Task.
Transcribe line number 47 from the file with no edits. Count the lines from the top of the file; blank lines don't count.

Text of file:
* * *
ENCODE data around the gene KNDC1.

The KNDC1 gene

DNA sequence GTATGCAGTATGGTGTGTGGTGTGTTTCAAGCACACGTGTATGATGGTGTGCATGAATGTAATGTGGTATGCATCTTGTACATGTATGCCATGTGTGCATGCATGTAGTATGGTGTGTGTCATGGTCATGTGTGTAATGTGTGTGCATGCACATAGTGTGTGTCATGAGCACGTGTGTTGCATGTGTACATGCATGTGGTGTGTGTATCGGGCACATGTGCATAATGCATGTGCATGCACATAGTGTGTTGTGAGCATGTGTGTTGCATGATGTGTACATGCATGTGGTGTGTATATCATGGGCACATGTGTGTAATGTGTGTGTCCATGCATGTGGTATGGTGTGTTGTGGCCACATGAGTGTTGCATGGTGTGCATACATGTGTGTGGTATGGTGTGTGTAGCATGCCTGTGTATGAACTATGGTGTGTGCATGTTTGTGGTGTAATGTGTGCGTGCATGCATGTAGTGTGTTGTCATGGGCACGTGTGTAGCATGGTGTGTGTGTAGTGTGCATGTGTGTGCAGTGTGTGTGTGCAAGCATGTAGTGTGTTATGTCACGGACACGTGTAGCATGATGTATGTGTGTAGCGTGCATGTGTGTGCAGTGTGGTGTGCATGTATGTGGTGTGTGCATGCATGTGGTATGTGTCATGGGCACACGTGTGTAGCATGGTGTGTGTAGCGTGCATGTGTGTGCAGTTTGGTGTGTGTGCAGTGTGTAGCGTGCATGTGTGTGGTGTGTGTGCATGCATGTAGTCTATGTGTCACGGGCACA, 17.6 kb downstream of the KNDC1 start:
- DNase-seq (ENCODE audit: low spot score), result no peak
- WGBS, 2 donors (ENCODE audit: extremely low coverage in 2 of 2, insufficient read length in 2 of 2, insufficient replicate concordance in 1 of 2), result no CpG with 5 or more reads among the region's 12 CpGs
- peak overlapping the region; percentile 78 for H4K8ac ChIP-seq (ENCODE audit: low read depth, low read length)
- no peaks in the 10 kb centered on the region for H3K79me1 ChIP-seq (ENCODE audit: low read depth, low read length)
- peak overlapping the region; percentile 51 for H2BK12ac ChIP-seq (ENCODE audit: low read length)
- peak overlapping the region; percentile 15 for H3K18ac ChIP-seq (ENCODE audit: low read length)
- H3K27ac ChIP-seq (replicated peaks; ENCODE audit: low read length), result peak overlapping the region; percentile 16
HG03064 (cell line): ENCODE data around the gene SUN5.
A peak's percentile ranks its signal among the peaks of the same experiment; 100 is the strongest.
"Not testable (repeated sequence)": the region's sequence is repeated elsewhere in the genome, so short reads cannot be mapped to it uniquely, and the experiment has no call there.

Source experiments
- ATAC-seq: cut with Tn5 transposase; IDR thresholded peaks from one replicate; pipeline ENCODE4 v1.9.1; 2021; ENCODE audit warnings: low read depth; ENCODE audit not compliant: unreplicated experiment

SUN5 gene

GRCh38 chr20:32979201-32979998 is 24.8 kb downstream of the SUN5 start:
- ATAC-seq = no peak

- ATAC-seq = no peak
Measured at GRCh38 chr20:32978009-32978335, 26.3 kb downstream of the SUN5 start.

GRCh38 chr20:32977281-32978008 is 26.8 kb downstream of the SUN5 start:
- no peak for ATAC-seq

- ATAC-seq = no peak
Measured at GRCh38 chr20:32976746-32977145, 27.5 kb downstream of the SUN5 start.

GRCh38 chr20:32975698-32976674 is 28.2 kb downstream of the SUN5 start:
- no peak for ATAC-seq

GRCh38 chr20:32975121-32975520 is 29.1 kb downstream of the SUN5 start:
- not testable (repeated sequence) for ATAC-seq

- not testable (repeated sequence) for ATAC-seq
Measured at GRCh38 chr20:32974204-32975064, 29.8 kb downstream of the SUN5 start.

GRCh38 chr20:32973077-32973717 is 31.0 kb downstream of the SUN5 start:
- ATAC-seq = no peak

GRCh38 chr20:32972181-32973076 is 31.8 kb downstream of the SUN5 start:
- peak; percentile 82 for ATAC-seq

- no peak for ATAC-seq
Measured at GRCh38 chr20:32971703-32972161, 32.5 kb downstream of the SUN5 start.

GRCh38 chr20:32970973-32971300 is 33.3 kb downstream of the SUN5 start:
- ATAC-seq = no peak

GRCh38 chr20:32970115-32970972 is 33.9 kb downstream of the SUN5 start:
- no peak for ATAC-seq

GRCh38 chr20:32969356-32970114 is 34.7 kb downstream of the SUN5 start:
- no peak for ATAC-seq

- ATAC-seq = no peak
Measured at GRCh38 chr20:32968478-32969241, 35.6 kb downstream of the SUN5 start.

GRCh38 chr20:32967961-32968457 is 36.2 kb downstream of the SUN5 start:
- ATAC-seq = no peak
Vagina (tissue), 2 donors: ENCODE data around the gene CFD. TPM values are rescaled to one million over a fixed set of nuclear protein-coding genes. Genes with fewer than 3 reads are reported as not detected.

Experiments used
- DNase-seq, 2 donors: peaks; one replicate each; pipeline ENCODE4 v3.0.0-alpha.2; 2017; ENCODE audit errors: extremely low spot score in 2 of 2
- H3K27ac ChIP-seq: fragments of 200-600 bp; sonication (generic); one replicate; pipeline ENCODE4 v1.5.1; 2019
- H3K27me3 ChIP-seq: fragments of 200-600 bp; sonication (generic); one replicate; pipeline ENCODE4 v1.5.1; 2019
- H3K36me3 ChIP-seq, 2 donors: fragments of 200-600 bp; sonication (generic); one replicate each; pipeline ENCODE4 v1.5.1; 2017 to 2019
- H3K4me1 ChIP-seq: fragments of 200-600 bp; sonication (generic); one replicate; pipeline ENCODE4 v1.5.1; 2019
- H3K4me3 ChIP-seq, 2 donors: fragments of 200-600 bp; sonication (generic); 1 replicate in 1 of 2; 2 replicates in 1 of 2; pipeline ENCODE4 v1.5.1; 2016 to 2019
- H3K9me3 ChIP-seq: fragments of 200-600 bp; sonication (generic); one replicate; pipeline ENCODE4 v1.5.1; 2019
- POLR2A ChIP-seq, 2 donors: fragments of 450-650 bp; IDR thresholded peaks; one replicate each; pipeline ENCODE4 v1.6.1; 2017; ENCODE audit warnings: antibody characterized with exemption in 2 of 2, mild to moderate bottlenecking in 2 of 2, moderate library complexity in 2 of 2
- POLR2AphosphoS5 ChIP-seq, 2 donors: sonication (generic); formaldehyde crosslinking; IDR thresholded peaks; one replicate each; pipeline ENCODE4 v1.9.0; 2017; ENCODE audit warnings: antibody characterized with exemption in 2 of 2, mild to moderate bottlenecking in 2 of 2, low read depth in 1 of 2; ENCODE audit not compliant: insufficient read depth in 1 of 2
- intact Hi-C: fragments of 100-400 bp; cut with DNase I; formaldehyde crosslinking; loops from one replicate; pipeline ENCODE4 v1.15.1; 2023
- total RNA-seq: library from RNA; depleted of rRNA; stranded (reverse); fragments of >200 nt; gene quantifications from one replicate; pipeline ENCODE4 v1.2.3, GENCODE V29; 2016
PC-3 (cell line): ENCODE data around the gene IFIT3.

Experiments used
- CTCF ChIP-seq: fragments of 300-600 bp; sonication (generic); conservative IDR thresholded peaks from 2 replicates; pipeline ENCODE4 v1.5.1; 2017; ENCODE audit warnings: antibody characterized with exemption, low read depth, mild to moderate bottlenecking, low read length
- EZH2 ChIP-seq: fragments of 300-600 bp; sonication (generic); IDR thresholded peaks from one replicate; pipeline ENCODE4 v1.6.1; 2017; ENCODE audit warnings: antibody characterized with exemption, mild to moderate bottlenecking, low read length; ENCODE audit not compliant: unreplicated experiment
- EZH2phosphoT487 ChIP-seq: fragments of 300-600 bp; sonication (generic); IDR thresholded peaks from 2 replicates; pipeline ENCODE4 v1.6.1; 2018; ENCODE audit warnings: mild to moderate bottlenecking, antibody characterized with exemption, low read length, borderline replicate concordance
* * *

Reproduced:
Vagina (tissue), 2 donors: ENCODE data around the gene CFD. TPM values are rescaled to one million over a fixed set of nuclear protein-coding genes. Genes with fewer than 3 reads are reported as not detected.